As you know, the United States is the world’s largest electricity consumer and is expected to remain that way for decades to come. In the Upper Midwest, experts predict several thousand megawatts of generation capacity are needed to meet our region’s growing energy demands. In responding to this challenge, five electric utilities have proposed building a 500-580-megawatt, coal-fired electric generation plant. The new facility would be built next to the existing 450-megawatt Big Stone Power Plant, located near Big Stone City, South Dakota. Four of these partners (Otter Tail Power Company, Heartland Consumers Power District, Montana-Dakota Utilities Company and Missouri River Energy Services) provide electricity to thousands of my constituents throughout South Dakota, and more than one million people when you total their services to individuals and businesses in four other states.

While the addition of Big Stone II will more than double the plant’s generation capacity, it will also utilize new technologies so that emissions of sulfur dioxide, nitrogen oxides and mercury from the two plants will be cleaner than the current, single plant. Big Stone II is also expected to emit 20 percent less carbon dioxide than existing coal-fired power plants in the region. Since President Obama indicated his readiness to “invest in low emissions coal plants” within his New Energy for America plan, I trust the Administration will support the efforts of these dedicated individuals who have committed their work, time and money on this project to ensure the region will have safe, reliable and affordable energy in the future.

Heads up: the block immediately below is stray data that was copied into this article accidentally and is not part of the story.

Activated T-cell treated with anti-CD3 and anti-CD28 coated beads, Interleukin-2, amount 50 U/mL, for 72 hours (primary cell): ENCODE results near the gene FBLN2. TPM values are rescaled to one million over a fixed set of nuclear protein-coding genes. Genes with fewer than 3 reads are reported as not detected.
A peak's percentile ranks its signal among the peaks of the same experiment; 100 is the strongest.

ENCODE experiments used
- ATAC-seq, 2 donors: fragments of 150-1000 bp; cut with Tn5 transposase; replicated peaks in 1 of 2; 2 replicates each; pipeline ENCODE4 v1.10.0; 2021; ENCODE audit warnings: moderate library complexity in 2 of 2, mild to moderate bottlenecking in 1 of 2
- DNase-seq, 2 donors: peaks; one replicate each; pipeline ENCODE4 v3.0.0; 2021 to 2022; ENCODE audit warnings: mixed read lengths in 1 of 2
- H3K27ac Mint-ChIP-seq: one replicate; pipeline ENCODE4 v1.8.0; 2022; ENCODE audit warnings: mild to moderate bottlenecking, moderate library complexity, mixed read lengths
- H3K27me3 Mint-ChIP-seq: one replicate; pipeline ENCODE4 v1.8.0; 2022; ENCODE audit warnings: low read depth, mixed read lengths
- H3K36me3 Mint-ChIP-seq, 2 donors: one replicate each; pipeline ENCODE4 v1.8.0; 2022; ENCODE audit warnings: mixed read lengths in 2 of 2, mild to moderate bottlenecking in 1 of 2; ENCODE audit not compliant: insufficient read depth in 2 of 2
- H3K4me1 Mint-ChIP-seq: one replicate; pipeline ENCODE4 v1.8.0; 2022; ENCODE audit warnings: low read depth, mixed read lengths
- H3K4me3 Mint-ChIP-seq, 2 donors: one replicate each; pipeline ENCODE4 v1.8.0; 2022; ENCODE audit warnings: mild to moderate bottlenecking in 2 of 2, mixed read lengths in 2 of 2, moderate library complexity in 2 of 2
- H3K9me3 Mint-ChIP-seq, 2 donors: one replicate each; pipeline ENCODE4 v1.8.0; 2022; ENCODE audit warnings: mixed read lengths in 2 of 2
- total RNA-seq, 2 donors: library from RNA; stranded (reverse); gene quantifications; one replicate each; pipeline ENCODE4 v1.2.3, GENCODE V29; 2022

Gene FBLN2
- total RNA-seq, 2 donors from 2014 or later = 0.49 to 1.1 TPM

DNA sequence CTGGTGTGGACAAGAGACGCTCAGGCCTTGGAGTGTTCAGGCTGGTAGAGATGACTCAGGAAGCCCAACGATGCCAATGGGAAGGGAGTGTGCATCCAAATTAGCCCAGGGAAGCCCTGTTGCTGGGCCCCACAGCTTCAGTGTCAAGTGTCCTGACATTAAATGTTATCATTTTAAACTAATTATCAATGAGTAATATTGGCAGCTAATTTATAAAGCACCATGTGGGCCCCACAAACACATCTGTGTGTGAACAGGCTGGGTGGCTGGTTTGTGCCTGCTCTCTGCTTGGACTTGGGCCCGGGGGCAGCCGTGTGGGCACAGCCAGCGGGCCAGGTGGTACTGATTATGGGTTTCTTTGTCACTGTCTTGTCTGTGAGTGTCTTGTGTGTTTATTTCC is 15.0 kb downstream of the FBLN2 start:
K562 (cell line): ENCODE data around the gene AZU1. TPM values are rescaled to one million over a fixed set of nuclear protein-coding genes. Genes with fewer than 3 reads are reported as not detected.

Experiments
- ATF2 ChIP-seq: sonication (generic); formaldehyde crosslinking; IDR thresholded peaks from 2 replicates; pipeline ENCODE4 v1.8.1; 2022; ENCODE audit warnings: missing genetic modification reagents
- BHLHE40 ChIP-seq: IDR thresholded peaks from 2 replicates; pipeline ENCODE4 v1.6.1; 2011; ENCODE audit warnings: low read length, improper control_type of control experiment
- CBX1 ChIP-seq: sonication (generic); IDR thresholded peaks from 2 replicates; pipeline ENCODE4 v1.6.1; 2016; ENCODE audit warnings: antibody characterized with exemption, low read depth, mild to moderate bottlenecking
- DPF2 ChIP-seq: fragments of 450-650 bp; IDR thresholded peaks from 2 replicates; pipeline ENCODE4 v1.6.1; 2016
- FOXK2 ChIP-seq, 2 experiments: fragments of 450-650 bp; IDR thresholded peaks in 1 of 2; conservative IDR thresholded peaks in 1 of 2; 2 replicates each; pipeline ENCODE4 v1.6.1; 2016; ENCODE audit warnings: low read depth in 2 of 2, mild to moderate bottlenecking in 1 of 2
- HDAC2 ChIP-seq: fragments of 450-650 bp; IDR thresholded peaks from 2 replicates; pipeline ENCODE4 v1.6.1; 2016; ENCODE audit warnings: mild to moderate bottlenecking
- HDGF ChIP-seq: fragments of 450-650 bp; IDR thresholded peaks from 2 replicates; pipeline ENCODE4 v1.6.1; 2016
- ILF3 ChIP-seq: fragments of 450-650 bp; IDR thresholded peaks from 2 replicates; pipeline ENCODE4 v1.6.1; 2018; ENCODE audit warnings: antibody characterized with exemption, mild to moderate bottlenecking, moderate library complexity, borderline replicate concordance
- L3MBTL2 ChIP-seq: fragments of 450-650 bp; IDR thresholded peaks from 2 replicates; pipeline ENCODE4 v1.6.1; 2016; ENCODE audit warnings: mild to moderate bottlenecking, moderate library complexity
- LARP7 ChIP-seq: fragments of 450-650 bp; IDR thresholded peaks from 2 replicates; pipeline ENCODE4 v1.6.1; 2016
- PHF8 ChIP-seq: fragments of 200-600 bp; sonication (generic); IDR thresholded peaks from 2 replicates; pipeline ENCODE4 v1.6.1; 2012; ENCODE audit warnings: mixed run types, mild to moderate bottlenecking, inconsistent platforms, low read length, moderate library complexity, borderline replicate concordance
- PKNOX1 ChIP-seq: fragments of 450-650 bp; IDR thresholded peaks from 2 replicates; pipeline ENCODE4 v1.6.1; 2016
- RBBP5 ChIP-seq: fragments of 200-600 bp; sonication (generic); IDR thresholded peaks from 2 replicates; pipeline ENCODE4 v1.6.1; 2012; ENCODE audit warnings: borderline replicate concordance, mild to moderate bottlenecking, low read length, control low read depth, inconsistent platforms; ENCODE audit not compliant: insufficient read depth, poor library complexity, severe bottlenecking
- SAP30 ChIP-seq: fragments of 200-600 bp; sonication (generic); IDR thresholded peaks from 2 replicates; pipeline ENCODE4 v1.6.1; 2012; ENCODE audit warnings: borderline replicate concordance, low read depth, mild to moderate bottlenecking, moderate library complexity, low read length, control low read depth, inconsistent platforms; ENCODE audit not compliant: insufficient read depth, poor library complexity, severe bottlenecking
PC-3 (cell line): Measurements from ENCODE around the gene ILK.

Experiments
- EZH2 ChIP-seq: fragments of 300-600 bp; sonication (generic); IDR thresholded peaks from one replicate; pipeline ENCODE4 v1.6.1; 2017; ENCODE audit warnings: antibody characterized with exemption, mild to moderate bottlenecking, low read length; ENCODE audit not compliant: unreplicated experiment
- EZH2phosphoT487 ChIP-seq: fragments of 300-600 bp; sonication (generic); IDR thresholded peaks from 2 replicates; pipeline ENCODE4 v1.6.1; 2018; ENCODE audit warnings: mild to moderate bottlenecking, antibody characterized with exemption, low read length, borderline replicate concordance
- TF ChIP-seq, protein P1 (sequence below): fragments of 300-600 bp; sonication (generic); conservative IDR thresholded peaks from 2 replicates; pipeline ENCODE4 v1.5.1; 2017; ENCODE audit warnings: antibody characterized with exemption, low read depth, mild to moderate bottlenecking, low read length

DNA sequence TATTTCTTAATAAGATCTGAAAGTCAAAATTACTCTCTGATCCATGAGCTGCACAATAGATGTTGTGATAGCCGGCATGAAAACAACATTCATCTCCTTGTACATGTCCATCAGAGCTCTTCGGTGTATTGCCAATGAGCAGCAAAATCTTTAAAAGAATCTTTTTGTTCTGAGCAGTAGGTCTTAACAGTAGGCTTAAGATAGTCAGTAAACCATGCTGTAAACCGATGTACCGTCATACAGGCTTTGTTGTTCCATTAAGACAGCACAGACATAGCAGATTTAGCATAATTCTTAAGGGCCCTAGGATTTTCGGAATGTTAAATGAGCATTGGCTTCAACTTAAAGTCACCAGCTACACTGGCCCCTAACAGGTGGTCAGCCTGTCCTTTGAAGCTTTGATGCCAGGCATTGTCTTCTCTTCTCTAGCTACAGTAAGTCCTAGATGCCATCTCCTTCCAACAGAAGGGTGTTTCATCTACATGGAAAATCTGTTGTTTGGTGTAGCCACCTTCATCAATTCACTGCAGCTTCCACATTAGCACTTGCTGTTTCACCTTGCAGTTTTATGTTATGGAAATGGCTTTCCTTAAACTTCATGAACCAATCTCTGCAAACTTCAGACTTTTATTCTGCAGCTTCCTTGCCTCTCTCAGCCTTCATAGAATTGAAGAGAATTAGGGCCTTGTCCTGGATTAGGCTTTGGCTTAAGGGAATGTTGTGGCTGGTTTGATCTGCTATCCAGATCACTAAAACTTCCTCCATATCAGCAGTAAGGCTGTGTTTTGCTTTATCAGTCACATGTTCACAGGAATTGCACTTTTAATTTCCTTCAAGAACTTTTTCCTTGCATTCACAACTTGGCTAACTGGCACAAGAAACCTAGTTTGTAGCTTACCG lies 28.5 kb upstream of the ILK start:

This project is also crucial to our region’s increased commitment to wind energy development. As a United States Senator, I have endeavored to promote the advancement of wind energy in order to grow South Dakota’s economy and help meet our nation’s growing energy demands. One significant impediment to increasing wind energy production is the lack of transmission lines available to transfer this harnessed product to markets in need. Transmission upgrades that coincide with the construction of Big Stone II will also provide opportunities for the expansion of renewable wind energy in the region.

While I appreciate that permitting procedures under the Clean Air Act can be very complex, I understand that the South Dakota DENR has 90 days to submit a revised permit that meets the objections raised by your Agency. I am confident that the participating utilities and DENR will provide sufficient adjustments to the permit so the project is completed in an environmentally responsible manner that provides the electrical power essential to the region. Despite the claims by some advocacy groups, I sincerely hope the last-minute list of objections by EPA is not an attempt to derail this important and needed project.

I believe there is great potential in this undertaking by the five participating utilities. I look forward to hearing about your Agency’s role in moving this project forward, as it is essential to promoting economic growth and meeting the region’s energy demands, including expanded wind generation.

Kindest regards,

John Thune
United States Senator